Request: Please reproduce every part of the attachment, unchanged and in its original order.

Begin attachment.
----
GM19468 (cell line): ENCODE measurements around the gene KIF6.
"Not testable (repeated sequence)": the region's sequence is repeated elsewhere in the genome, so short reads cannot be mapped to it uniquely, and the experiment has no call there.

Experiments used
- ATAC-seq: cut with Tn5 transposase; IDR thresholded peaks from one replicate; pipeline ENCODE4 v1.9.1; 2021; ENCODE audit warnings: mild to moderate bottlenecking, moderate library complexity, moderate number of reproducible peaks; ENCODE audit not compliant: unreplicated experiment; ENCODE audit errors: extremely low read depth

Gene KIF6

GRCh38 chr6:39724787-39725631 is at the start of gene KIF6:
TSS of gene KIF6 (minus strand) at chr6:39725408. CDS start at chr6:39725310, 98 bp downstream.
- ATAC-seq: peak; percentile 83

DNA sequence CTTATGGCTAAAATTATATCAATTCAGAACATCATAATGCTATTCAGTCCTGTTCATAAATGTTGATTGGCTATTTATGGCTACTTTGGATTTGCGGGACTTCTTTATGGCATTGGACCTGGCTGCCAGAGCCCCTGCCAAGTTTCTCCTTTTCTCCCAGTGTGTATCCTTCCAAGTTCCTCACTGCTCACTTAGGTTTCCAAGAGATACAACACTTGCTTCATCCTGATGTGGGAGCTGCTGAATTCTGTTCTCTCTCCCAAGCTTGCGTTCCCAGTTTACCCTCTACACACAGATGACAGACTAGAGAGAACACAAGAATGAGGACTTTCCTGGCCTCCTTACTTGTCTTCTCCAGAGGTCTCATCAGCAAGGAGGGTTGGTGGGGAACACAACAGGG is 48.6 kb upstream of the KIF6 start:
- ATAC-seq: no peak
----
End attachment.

GM19468 (cell line): ENCODE measurements around the gene KIF6.
"Not testable (repeated sequence)": the region's sequence is repeated elsewhere in the genome, so short reads cannot be mapped to it uniquely, and the experiment has no call there.

Experiments used
- ATAC-seq: cut with Tn5 transposase; IDR thresholded peaks from one replicate; pipeline ENCODE4 v1.9.1; 2021; ENCODE audit warnings: mild to moderate bottlenecking, moderate library complexity, moderate number of reproducible peaks; ENCODE audit not compliant: unreplicated experiment; ENCODE audit errors: extremely low read depth

Gene KIF6

GRCh38 chr6:39724787-39725631 is at the start of gene KIF6:
TSS of gene KIF6 (minus strand) at chr6:39725408. CDS start at chr6:39725310, 98 bp downstream.
- ATAC-seq: peak; percentile 83

DNA sequence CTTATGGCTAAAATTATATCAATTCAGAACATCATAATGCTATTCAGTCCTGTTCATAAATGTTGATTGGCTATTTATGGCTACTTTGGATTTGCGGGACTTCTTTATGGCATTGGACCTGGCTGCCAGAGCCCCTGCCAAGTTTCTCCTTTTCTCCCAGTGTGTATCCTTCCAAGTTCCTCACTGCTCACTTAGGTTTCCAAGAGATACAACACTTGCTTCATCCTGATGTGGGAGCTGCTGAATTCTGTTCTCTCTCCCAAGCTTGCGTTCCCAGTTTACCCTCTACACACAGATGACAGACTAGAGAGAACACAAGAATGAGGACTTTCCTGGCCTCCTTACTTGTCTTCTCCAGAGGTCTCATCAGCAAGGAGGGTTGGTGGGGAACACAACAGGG is 48.6 kb upstream of the KIF6 start:
- ATAC-seq: no peak